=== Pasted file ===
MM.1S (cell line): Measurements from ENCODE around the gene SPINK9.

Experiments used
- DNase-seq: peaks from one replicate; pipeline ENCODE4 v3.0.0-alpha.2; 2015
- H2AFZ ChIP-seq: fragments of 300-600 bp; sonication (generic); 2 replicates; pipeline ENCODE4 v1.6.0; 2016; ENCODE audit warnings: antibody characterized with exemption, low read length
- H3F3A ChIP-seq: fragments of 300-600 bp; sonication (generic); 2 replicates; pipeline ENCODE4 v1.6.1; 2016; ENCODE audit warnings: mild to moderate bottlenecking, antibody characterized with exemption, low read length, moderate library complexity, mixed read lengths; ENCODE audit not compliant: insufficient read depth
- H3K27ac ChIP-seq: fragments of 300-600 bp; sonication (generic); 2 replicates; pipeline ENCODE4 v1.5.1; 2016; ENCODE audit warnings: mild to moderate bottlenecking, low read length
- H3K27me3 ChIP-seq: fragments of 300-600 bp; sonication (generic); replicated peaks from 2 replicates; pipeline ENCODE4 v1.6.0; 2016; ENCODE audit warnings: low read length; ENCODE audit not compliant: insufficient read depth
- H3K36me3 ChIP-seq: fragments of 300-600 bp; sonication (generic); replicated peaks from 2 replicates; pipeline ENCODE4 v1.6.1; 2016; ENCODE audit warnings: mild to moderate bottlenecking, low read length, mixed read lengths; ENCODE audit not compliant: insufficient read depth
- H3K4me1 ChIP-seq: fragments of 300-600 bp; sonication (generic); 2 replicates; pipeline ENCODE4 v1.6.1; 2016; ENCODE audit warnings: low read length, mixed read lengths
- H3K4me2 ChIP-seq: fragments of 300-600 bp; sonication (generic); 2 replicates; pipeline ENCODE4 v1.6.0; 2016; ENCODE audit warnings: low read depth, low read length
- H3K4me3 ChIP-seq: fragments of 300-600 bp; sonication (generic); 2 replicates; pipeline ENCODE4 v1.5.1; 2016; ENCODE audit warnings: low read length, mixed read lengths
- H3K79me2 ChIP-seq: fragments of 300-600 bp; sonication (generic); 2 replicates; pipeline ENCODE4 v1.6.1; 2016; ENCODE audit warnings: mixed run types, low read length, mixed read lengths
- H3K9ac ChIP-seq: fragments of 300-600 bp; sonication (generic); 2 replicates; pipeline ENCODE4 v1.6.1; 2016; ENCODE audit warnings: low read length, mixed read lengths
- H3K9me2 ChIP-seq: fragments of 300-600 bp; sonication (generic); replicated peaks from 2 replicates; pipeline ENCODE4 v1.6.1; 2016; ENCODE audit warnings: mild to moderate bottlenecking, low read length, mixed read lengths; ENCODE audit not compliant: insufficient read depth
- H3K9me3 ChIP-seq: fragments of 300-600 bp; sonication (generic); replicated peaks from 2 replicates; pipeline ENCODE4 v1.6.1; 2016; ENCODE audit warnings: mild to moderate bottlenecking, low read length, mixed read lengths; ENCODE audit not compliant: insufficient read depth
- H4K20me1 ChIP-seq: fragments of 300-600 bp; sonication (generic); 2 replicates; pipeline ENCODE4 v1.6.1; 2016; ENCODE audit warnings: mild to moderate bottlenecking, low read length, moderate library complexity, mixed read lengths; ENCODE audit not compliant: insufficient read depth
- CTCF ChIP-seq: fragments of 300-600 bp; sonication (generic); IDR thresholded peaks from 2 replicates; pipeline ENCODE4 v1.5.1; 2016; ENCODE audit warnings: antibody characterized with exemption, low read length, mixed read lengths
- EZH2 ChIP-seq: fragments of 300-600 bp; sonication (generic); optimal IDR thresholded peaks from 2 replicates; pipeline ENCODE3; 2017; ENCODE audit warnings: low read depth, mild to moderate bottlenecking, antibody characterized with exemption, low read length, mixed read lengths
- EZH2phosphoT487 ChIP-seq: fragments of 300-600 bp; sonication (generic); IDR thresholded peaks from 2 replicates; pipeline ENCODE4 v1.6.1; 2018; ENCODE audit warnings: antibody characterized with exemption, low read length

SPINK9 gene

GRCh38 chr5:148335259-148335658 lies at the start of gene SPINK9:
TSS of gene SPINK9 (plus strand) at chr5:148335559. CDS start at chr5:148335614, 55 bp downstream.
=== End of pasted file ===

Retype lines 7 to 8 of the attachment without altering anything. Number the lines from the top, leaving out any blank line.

- H3K27me3 ChIP-seq: fragments of 300-600 bp; sonication (generic); replicated peaks from 2 replicates; pipeline ENCODE4 v1.6.0; 2016; ENCODE audit warnings: low read length; ENCODE audit not compliant: insufficient read depth
- H3K36me3 ChIP-seq: fragments of 300-600 bp; sonication (generic); replicated peaks from 2 replicates; pipeline ENCODE4 v1.6.1; 2016; ENCODE audit warnings: mild to moderate bottlenecking, low read length, mixed read lengths; ENCODE audit not compliant: insufficient read depth